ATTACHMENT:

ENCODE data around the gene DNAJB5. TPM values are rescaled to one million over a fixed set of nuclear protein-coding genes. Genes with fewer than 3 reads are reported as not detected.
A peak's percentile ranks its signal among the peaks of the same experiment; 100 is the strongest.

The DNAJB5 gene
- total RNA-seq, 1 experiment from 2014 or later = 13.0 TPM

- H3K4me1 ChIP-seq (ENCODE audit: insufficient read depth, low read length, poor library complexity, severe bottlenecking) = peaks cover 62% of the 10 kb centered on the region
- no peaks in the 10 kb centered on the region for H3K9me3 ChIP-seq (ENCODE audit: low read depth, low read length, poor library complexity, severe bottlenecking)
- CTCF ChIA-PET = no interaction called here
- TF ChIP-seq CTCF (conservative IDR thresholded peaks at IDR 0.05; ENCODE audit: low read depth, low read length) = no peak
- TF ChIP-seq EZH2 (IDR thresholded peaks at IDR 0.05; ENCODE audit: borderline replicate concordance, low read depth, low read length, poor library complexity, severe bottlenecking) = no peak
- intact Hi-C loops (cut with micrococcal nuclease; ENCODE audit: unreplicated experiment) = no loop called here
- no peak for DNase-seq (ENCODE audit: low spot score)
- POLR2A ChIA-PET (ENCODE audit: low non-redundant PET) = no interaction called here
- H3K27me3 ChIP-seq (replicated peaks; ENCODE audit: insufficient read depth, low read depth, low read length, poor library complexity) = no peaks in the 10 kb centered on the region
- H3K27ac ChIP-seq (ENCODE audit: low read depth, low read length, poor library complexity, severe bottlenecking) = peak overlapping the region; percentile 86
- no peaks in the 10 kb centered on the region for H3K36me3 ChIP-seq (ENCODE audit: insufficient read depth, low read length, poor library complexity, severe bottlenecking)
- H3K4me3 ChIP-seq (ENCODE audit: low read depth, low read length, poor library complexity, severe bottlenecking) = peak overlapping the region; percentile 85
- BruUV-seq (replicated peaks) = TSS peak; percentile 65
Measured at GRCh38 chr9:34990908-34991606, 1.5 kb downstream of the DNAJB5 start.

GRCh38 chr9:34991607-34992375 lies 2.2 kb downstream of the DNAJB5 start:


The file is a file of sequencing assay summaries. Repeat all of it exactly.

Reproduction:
ENCODE data around the gene DNAJB5. TPM values are rescaled to one million over a fixed set of nuclear protein-coding genes. Genes with fewer than 3 reads are reported as not detected.
A peak's percentile ranks its signal among the peaks of the same experiment; 100 is the strongest.

The DNAJB5 gene
- total RNA-seq, 1 experiment from 2014 or later = 13.0 TPM

- H3K4me1 ChIP-seq (ENCODE audit: insufficient read depth, low read length, poor library complexity, severe bottlenecking) = peaks cover 62% of the 10 kb centered on the region
- no peaks in the 10 kb centered on the region for H3K9me3 ChIP-seq (ENCODE audit: low read depth, low read length, poor library complexity, severe bottlenecking)
- CTCF ChIA-PET = no interaction called here
- TF ChIP-seq CTCF (conservative IDR thresholded peaks at IDR 0.05; ENCODE audit: low read depth, low read length) = no peak
- TF ChIP-seq EZH2 (IDR thresholded peaks at IDR 0.05; ENCODE audit: borderline replicate concordance, low read depth, low read length, poor library complexity, severe bottlenecking) = no peak
- intact Hi-C loops (cut with micrococcal nuclease; ENCODE audit: unreplicated experiment) = no loop called here
- no peak for DNase-seq (ENCODE audit: low spot score)
- POLR2A ChIA-PET (ENCODE audit: low non-redundant PET) = no interaction called here
- H3K27me3 ChIP-seq (replicated peaks; ENCODE audit: insufficient read depth, low read depth, low read length, poor library complexity) = no peaks in the 10 kb centered on the region
- H3K27ac ChIP-seq (ENCODE audit: low read depth, low read length, poor library complexity, severe bottlenecking) = peak overlapping the region; percentile 86
- no peaks in the 10 kb centered on the region for H3K36me3 ChIP-seq (ENCODE audit: insufficient read depth, low read length, poor library complexity, severe bottlenecking)
- H3K4me3 ChIP-seq (ENCODE audit: low read depth, low read length, poor library complexity, severe bottlenecking) = peak overlapping the region; percentile 85
- BruUV-seq (replicated peaks) = TSS peak; percentile 65
Measured at GRCh38 chr9:34990908-34991606, 1.5 kb downstream of the DNAJB5 start.

GRCh38 chr9:34991607-34992375 lies 2.2 kb downstream of the DNAJB5 start: